Vanguard Magazine

Vanguard June/July 2019

Preserving capacity, General Tom Lawson, Chief of the Defence Staff, Keys to Canadian SAR

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Page 45 of 47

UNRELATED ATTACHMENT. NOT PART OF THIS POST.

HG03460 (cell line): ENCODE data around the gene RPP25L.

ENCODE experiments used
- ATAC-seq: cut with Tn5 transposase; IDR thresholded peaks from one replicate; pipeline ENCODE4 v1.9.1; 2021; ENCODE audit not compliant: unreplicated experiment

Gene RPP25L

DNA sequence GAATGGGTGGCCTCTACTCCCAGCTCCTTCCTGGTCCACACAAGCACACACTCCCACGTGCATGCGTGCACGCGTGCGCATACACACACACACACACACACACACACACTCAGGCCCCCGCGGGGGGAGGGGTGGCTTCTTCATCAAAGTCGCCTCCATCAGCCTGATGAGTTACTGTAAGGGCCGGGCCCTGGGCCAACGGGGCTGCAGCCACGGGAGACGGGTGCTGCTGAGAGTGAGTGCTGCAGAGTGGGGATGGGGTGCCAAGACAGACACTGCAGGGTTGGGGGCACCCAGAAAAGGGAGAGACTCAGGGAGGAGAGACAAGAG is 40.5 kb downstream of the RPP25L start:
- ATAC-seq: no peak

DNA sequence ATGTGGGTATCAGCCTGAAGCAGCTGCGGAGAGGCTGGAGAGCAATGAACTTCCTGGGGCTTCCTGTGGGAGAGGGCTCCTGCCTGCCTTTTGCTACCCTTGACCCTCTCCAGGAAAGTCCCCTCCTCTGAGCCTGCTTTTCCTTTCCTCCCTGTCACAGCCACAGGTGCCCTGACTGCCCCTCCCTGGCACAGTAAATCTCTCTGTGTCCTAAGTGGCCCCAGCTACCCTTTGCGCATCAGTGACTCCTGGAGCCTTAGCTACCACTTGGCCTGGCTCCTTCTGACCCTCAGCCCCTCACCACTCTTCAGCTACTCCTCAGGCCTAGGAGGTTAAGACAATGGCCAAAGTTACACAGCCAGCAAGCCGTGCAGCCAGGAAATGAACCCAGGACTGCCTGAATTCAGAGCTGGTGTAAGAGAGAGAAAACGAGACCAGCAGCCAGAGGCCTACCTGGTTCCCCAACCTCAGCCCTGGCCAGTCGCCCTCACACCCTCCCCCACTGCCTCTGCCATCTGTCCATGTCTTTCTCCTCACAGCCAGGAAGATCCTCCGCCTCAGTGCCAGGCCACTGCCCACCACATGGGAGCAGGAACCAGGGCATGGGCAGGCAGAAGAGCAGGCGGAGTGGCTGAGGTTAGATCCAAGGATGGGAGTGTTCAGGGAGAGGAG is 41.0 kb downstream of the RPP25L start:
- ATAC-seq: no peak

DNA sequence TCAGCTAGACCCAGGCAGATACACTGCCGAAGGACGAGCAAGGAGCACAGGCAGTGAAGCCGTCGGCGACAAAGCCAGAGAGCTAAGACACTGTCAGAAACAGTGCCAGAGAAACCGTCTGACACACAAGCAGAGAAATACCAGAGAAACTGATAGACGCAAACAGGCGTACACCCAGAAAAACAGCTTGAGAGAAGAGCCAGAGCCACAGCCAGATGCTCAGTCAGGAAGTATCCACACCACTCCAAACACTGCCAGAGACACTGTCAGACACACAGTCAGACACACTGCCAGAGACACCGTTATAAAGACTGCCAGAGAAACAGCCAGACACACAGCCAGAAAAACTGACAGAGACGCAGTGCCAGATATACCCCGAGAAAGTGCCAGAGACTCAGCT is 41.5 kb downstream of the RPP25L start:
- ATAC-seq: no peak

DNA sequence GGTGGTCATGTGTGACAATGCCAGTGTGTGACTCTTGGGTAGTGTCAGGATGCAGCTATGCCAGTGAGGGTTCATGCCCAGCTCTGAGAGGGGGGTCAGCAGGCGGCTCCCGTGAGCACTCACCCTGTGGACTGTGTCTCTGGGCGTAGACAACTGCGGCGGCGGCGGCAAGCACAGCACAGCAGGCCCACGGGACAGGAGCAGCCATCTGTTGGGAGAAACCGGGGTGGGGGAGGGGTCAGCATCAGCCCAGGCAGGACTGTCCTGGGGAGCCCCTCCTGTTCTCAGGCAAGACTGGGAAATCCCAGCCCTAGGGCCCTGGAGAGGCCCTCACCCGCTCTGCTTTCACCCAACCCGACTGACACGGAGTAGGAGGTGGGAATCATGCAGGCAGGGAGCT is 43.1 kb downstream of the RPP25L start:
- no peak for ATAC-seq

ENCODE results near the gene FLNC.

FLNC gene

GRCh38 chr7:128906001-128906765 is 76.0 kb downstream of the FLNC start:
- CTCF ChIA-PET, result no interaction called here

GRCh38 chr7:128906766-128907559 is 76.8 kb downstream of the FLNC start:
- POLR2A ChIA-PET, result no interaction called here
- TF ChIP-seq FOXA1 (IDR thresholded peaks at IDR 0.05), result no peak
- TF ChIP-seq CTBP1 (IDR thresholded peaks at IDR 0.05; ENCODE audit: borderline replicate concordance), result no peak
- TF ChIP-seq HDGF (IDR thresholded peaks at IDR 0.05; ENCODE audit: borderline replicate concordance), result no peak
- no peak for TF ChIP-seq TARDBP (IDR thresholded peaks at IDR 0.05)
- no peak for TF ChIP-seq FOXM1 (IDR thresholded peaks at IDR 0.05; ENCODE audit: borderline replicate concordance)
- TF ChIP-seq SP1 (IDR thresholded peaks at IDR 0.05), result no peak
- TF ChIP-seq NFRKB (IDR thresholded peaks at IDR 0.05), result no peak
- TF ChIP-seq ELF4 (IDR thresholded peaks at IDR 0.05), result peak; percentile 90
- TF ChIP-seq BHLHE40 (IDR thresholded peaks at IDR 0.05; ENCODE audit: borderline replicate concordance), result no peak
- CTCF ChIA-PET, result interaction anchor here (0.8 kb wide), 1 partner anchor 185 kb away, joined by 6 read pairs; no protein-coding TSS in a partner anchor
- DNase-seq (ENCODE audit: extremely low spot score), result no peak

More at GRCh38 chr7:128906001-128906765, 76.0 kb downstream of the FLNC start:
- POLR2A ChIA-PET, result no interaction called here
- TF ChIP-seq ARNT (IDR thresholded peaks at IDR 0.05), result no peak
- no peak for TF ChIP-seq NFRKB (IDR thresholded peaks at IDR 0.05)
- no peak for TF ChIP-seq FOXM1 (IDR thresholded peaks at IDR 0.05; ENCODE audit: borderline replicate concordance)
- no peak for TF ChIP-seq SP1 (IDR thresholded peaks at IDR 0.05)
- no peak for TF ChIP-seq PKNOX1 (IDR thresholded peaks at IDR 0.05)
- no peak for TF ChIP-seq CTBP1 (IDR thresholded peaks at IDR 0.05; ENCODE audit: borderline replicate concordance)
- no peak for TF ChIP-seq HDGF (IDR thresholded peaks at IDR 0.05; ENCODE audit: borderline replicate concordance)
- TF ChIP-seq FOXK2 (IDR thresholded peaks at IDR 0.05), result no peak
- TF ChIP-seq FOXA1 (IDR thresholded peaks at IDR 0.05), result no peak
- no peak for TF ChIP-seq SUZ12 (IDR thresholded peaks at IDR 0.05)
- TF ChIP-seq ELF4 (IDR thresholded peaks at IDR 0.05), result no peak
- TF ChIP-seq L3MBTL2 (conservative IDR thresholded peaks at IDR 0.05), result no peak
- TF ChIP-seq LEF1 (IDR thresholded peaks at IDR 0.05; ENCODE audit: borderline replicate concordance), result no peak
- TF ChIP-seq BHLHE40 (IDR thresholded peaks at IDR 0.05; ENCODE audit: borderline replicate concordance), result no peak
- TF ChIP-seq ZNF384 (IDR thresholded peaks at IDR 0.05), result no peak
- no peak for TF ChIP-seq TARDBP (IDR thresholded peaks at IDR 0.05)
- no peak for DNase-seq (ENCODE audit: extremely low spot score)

46 JUNE/JULY 2019 the last WoRD nouncement, just prior to an election, of additional Canadian Coast Guard (CCG) vessels and the intention to have a third large shipyard join Irving and Seaspan as a NSS shipyard. Sir Wilfred Laurier in 1910, as noted in The Seabound Coast – The Official Histo- ry of the Royal Canadian Navy 1867-1939, told Lord Dundonald: "You must not take the militia too seriously, for though it is useful for suppressing internal disturbanc- es, it will not be required for the defences of the country, as the Monroe Doctrine (U.S. Strategic Policy for the defence of the Americas promulgated in 1823) pro- tects us against enemy aggression." This guiding principal has given great flexibil- ity for Canadian governments to allocate resources to other more popular political initiatives. Canada's comprehensive sys- tem of social programs, developed in the 20th century, and their benefits, are felt directly by Canadians, whereas defence, in particular the navy, normally affects Canadians indirectly. Consequently, as the demand and the implementation of the social infrastruc- ture for Canada's welfare state expanded over time, resources for defence contract- ed with no public outcry. The Pearson and the first Trudeau governments, es- sentially relying on the Monroe Doctrine, were able to imprudently experiment with Canada's national security by implement- ing Unification and Integration whereby the Royal Canadian Navy (RCN), the Canadian Army (CA) and the Royal Ca- nadian Air Force (RCAF) were disbanded and integrated into one, the Canadian Armed Forces (CAF), breaking out the former service operational forces into tac- tical functional commands while merging support, administration and procurement functions. This allowed the government to design and implement a "one size fits all" requirement and procurement pro- cess – one which favours "off the shelf" acquisition. This transformative change favoured equipping the CAF through a competitive process, with existing sys- tems, which in the case of a warship meant providing the RCN with ships and systems, designed for a different navy, for a different operational environment, that were technologically over a decade old and, in some cases, not even in produc- tion. Essentially, government processes evolved to favour the army and the air force and disadvantage the navy. Navies and naval operations are com- plex due to the fact that navies operate far and close to land, above the seas, be- low the seas, and on the seas in a natu- rally hostile and ever-changing complex environment and face complex multi- dimensional threats. The complexities of ships and navies mean that when war breaks out or an emergency occurs, un- like raising an army, it will be too late to build a navy. Thus, in peacetime, a mari- time nation's navy needs to be sufficient to deter any aggressor and to form a solid foundation to defeat the aggressor. This is the essence of Mahan's sixth principal. Putting the acquisition of a new naval warship – one of the most complex acqui- sitions undertaken by Canadian govern- ments – through the same process as the acquisition of a tank or an aircraft guar- antees at worst failure and at best delay in delivering less capability to the navy. The demise of the Afloat Logistic Con- cept (ALSC), the predecessor to Joint Support Ship (JSS), the failure of the first JSS project, the failure of the Command and Control Air Defence Replacement (CADRE) project (predecessor to the Canadian Surface Combatant (CSC)), and the long gestation of the CSC and the current JSS project – all high naval priorities in 1999 – point to the fact that naval shipbuilding projects are complex and do not fit into the simplistic and rigid procurement processes developed post- Unification and Integration. Essentially, the RCN has been attempting to deliver capable combat capability for Canada in the form of new ships for over 20 years using the post-Unification/Integration processes, and yet there is no delivery contract on either the JSS or the CSC. Compare that to the United States Navy (USN), which conceived and delivered the Arleigh Burke-class destroyer within 11 years and are now delivering Flight III, and the Royal Australian Navy AN- ZAC Replacement project from concept to approval, in a similar period of time. It may well be that Canada's NSS pro- gram is the recognition by government that a vital naval shipbuilding industry is an important national strategic require- ment. It may also be that government will recognize that designing and build- ing some of Canada's most complex as- sets does not fit the simplistic mould of "off the shelf" acquisitions, and it may well lead one to believe that Canadian governments have taken up the difficult challenge to separate naval shipbuilding and it's strategic value to the country from other procurements. If so, then Canada has much to gain and may well be beginning to fulfill Mahan's sixth principal. But given our recent history, NSS may well become a short-funded political tool. Hopefully, as NSS moves towards success, governments will recog- nize that complex government shipbuild- ing is a national strategic necessity and establish a procurement process specific for government shipbuilding. Captain(N) Ian Parker (Retired) is Director Naval Affairs for the Naval Association of Canada. Hopefully, as NSS moves towards success, governments will recognize that complex government shipbuilding is a national strategic necessity and establish a procurement process specific for government shipbuilding.

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